00 is about how the flour is milled. 00 bread flour is made from higher-protein wheat than 00 pasta flour.

                      2. re: Ridge

                        You will enjoy the Saturday ferry building farmers market. A couple of things to check out there:

                        Near the back of the market there are these people that make the most amazing lox and smoked fish. It's extremely pricy, so much so that I only buy it a couple of times a year. But it's amazing stuff. Haven't gotten it in a while.

                        On Saturday I got some Tierra hot sauces. These folks are in the middle of the market next to Marin sun farms. Their hot sauces are complex and full of flavor and last Saturday you could taste them all. They had several different kinds made with different peppers. We purchased the Aji which was peppery with passion fruit notes and the Jamaican habanero which had had carmized sweet potatoe notes.

                        1. re: Ridge

                          Tierra is tops for dried chiles and in season fresh ones.

                          1. re: Ridge

                            Yum! I will make a point of finding the amazing lox and smoked fish. I'm generally a cheapskate, but happily splurge for amazing.

                            I've sampled the Tierra sauces at the well-stocked home of friends, but would LOVE to sample the lot. My middle name could be side-by-side taste comparison if it wasn't so unwieldy.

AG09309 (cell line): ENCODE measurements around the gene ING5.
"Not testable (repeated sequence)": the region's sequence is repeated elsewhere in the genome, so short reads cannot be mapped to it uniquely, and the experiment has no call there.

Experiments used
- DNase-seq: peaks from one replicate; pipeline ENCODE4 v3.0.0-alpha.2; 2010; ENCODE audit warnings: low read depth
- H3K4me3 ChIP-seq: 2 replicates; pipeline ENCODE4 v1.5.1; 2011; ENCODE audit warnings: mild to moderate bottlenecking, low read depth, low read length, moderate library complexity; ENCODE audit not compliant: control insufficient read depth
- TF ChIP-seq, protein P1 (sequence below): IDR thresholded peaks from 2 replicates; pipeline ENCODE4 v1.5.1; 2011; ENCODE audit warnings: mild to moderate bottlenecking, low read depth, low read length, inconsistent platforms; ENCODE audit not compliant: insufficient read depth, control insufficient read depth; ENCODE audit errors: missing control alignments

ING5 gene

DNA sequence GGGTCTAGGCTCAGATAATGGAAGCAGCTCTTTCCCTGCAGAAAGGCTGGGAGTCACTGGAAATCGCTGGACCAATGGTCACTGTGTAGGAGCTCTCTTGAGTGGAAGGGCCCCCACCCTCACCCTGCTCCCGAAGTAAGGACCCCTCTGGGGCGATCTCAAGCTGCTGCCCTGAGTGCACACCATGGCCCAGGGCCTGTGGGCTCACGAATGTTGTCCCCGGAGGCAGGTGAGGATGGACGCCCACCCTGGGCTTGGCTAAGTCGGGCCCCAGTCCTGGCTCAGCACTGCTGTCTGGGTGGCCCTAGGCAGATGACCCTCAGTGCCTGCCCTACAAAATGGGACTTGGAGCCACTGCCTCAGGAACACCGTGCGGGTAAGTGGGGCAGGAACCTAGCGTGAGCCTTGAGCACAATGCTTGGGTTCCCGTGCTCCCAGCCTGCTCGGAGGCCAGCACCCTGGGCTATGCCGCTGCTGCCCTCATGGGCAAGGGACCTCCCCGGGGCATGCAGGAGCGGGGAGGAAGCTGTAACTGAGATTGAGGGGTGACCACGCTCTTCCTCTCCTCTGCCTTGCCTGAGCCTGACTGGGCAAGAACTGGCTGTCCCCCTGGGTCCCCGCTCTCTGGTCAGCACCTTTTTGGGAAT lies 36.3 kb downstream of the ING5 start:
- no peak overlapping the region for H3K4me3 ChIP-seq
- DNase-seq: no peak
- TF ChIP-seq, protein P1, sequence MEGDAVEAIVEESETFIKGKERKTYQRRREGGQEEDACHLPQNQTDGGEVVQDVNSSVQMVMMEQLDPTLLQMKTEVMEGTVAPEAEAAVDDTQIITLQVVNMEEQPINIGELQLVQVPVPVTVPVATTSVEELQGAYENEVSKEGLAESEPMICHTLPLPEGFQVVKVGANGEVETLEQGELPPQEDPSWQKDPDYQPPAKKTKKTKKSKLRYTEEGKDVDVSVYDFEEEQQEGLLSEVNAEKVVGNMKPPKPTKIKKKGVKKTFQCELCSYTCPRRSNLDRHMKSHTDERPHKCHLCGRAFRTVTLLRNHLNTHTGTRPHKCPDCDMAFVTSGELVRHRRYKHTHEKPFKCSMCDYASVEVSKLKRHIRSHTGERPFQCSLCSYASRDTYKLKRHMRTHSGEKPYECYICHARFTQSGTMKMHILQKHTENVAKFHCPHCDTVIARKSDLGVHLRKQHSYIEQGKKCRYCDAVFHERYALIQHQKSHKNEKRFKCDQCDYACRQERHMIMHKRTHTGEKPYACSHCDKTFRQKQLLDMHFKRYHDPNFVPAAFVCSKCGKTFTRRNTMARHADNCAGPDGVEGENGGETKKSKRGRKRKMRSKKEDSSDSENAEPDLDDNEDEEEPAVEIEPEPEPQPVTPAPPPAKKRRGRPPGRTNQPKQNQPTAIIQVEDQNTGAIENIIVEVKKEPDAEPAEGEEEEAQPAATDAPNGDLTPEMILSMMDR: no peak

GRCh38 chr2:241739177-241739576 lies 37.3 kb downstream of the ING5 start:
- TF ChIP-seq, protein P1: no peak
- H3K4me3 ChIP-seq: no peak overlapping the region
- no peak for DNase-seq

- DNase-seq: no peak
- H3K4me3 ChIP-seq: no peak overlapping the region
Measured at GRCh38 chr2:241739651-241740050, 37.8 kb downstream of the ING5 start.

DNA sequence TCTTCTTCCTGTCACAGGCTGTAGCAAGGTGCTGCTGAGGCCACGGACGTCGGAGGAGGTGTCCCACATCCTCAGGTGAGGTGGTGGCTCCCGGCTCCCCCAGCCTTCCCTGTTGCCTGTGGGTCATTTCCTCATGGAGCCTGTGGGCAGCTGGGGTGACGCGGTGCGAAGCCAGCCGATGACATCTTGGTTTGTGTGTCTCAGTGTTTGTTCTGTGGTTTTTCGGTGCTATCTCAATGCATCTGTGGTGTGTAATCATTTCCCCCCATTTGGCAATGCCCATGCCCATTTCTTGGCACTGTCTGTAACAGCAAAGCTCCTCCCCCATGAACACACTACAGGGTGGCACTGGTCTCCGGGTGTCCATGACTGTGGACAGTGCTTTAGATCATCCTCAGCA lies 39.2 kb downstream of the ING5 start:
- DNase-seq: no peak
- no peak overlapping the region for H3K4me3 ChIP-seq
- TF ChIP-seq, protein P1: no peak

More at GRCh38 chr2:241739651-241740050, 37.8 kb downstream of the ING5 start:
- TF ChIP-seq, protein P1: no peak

1. re: Ridge

                              Biked to the farmers market today. I went toward the end of the day, hoping to find bargains and sparser crowds. Sadly, no end-of-day bargains.

                              Located the smoked fish and lox place you were talking about; I will save those purchases for when I have (dear) friends coming.

                              Also went to Tierra and wound up getting some Rio Zape beans to cook up to go with my home ground/home made corn tortillas. And some White Gold Tepary Pebble beans because I've never seen them before. They're small--look kind of like oblong lentils--and are supposed to really hold their shape and have a sweet/nutty flavor. Anyone ever sample them?

                              Thanks--so fun to explore the City one bite (ok many bites) at a time!

                              1. re: miss louella

                                Well, I think the Rio Zape beans were pearls before swine (oink oink). Yes, they had a nice creaminess and a smooth beaniness and an all-over richness. But I'm not sure they're worth spending 5-7 times what beans cost at my local market...

                                But glad I had the experience and I'll keep hunting/harvesting!

                            2. re: Ridge

                              Wow, Poco Dulce sounds riiiight up my alley! Thanks. In fact, your recommendations could be the basis for a pretty fabulous dinner... Not sure I want to explain to my dinner guests that the Ridge dinner is inspired by an invisible food friend though. Thanks again!

                            3. And of course Sunset Super on Irving or on Vicente, and New May Wah on Clement are the big Chinese supermarkets in town.